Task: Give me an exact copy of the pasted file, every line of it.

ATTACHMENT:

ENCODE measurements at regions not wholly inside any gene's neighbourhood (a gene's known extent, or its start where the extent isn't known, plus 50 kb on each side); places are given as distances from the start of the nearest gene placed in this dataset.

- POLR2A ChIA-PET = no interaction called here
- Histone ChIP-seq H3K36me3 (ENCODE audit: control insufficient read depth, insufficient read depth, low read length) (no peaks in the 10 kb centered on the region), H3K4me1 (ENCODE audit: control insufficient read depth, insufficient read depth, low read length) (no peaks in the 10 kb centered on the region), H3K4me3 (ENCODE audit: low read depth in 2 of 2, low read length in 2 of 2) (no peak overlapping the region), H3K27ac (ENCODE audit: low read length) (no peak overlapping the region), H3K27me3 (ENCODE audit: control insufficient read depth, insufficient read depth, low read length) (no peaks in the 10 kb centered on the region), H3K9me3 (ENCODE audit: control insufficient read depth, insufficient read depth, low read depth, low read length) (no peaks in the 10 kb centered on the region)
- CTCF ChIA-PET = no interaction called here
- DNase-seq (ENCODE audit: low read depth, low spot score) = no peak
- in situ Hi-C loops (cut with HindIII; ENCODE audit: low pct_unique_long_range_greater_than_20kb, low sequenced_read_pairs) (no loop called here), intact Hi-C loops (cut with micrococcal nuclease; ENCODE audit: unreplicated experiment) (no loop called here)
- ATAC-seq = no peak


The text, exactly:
ENCODE measurements at regions not wholly inside any gene's neighbourhood (a gene's known extent, or its start where the extent isn't known, plus 50 kb on each side); places are given as distances from the start of the nearest gene placed in this dataset.

- POLR2A ChIA-PET = no interaction called here
- Histone ChIP-seq H3K36me3 (ENCODE audit: control insufficient read depth, insufficient read depth, low read length) (no peaks in the 10 kb centered on the region), H3K4me1 (ENCODE audit: control insufficient read depth, insufficient read depth, low read length) (no peaks in the 10 kb centered on the region), H3K4me3 (ENCODE audit: low read depth in 2 of 2, low read length in 2 of 2) (no peak overlapping the region), H3K27ac (ENCODE audit: low read length) (no peak overlapping the region), H3K27me3 (ENCODE audit: control insufficient read depth, insufficient read depth, low read length) (no peaks in the 10 kb centered on the region), H3K9me3 (ENCODE audit: control insufficient read depth, insufficient read depth, low read depth, low read length) (no peaks in the 10 kb centered on the region)
- CTCF ChIA-PET = no interaction called here
- DNase-seq (ENCODE audit: low read depth, low spot score) = no peak
- in situ Hi-C loops (cut with HindIII; ENCODE audit: low pct_unique_long_range_greater_than_20kb, low sequenced_read_pairs) (no loop called here), intact Hi-C loops (cut with micrococcal nuclease; ENCODE audit: unreplicated experiment) (no loop called here)
- ATAC-seq = no peak